of facts consequent on certain great events, as the fall, the deluge, &c.-of God argued from
the fact he must otherwise truly repent of 'what he has done and wish it were done otherwise
70, and liable to do so continually, changing his mind, &c.; also in power of man to frustrate
God's designs ; inconsistent with Scripture 71 ; also that God is liable to be disappointed of his
end in creation, redemption, &e. 72—proves that the knowledge of the things to has had
existence and so necessary, and thus the events themselves necessary 73-no future event
can be foreknown whose existence is contingent 74—God's as inconsistent with man's liberty as
his absolute decrees 76—absolute, may prove an act or event to be necessary and yet not be
that which causes the necessity 77, 78—God can have none of the future moral actions of intel-
ligent beings on the Arminian scheme 118—God's of all future erents makes him as much the
Author of sin as the doctrine of the moral necessity of men's volitions 156—obsolute of God, as
inconsistent with counsels, &c. as is the doctrine of necessity 167—God's admitted by all that
own the being of a God 513-those who hold to, contradict contingency 515—of God necessarily

infers a decree 522—contradicts the Arminian notion of liberty as much as a decree 525.
FORTITUDE-true Christian, in what it consists III. 162—how best to judge of it; how it differs

from pretended, &c. 163.
FREEDOM-meaning of, in common speech II. 17-primary notion ; as used by Arminians, Pelagians,

&c. consists in a self-determining power in the will, "contingence 18, 473—of the will, requisite
to all moral agency, the grand article on which rests the decision of most of the points of the

controversy between Calvinists and Arminians 176.
FULNESS-of God, the term how used II. 206 Note-communicated by him to his creatures' know-

ledge, holiness, happiness, &c. 209.
FUNDAMENTAL—the same articles are not fundamental to all men, &c. III. 545.
FUTURE STATE-proved from the fact the beasts are made for man 1.572; from the 0. T. 574.
GALE, Dr.- quotation from his Court of the Gentiles III. 140 Note, 538.
Glas, Mr. John-on evidences quoted I. 203 Note.
GLORY-grace, the seed, dawning of in the heart III. 89—a sight of the divine glory of the gospel

convinces of the truth of Christianity; removes prejudices; helps reason 135-a great apprehen-

sion of an external in divine things no evidence of grace IV. 462.
Glory-God's, should be seen and known, valued, loved, &c. answerably to its dignity II. 205–

emanation of, implies the communicated excellency and happiness of his creatures 219-proved
from the Scriptures to be an ultimate end of the creation; the end of God's saints his glory
226—the end in his happiness 227—the ultimate end of the goodness of the moral part of
creation 238—the ultimate end of moral goodness and righteousness; and that in which con
sists the value and end of particular graces, and the end of that religion and service of
God which is the end of Christ's redeeming us 229–to be the last end of all Christians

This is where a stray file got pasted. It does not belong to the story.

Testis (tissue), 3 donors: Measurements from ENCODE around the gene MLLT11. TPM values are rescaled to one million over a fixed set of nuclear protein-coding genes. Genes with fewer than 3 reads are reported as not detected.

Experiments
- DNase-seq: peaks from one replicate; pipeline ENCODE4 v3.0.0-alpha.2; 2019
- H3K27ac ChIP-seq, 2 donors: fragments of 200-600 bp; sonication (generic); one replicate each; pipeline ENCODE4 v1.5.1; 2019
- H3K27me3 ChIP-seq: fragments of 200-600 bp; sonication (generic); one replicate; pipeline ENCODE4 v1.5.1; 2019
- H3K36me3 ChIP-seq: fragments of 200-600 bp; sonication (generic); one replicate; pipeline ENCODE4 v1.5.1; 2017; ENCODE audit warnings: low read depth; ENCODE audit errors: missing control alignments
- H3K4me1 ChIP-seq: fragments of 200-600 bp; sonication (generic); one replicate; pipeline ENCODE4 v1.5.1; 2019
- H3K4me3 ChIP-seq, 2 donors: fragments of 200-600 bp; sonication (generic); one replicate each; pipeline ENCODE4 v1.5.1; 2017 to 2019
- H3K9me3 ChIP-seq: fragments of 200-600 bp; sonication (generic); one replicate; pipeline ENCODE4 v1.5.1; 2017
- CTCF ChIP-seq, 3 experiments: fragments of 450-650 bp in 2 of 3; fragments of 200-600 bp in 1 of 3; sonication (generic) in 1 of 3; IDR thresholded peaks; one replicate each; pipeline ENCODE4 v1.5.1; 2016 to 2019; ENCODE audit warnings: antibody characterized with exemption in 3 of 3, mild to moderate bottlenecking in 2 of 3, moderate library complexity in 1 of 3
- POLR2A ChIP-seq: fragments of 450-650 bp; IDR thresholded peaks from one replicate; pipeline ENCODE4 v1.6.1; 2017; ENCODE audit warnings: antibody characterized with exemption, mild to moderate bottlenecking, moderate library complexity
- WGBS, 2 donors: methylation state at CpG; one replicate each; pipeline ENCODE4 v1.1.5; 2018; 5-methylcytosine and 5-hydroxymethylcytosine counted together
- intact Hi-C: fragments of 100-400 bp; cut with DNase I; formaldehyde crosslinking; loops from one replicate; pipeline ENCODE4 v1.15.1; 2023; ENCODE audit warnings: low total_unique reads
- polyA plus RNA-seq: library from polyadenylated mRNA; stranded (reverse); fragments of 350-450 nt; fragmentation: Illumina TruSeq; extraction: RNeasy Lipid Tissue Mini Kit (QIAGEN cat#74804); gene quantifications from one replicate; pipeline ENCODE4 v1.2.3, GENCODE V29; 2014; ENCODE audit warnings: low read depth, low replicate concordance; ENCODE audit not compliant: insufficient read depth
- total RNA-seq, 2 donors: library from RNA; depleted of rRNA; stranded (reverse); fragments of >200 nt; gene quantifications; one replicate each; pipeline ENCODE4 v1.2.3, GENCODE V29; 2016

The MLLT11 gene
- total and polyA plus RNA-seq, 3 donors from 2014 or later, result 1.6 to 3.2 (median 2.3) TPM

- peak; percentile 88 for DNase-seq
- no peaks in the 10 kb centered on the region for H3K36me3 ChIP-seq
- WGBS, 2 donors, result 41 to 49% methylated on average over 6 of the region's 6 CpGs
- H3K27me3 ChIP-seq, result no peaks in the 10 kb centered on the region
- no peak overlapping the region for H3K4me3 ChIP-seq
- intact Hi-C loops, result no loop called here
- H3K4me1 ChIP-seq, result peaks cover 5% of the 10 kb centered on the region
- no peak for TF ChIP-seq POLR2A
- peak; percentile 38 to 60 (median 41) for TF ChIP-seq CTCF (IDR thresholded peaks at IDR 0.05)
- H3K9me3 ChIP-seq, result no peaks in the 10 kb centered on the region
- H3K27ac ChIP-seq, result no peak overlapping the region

and to be their delight in their best frames 230—the highest and last end of Christ 231-the
last end of the work of redemption by Jesus Christ ; proved by his declarations, prayers, the
song of angels, &c. 232, 233; hence the glory of God ihe last end of the creation of the world

231-meaning of God's glory in the Scriptures; glory of God, sometimes means the second per.
son of the Trinity 246—internal glory, sometimes means great happiness, prosperity 247; also
exhibition or communication of internal glory 248 ; sometimes as applied to Christ the commu-
nication of God's fulness 249_means also a view or knowledge of God's excellency 250; also,
praise, joy, also the same as his name 251—we may be the instruments of promoting it 267—not
ihe author of sin, 476-shining forth of, would be very imperfect, unless sin and punishment had

bet n decreed 516ma sight in the face of Jesus Christ works true supreme love to God IV. 470.
GOD, in the most proper sense, a moral agent; the source of moral agency II. 19_his foreknow.

ledge of the voluntary acts of moral agents proved 61-70, 71-necessarily holy 84-no dis.
honor in this or in the necessary determination of his will 142, 143, 144, 145, 146, 147—not the
author of sin 155—-persectly happy ; free from every thing contrary to happiness 163—may dis-
pose and permit or choose moral evil to exist and yet hate it 163, 164, 165-may have respect
io himself as his last and highest end in creation 200—most worthy of regard to himself and
to manifest by his word and works 201-properly the supreme and last end of all to the uni-
verse 202—suprenie judge of fitness and propriety 203—what he intends may be in ferred from
what he does 204-61 his glorious perfections should be known and their operations seen by
other beings 205—his fulness of all possible good and every per section &c. capable of emana-
tion, it is fit should be communicated or flow forth, &c.; disposition which excited God to give
his creatures existence, a communicative disposition 206—in making certain things supposed
expressions of his perfections his end, makes himself the end 207—may have real happiness in
seeing the happy state of his creature, but this cannot properly

be said to be what he receives from
his creature ; so the creature's holiness does not argue dependence of God on the creature 212–
pleasure of, rather a pleasure in diffusing and communicating to the creature, than in receiving
from the creature 213— his interest cannot be inconsistent with the good and interest of the